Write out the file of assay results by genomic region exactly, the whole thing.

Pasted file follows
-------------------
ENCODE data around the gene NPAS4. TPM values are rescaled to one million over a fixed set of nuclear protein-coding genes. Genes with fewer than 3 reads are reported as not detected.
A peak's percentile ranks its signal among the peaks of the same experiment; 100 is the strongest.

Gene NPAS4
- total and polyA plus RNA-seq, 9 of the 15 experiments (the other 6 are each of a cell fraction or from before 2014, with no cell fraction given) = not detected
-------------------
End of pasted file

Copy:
ENCODE data around the gene NPAS4. TPM values are rescaled to one million over a fixed set of nuclear protein-coding genes. Genes with fewer than 3 reads are reported as not detected.
A peak's percentile ranks its signal among the peaks of the same experiment; 100 is the strongest.

Gene NPAS4
- total and polyA plus RNA-seq, 9 of the 15 experiments (the other 6 are each of a cell fraction or from before 2014, with no cell fraction given) = not detected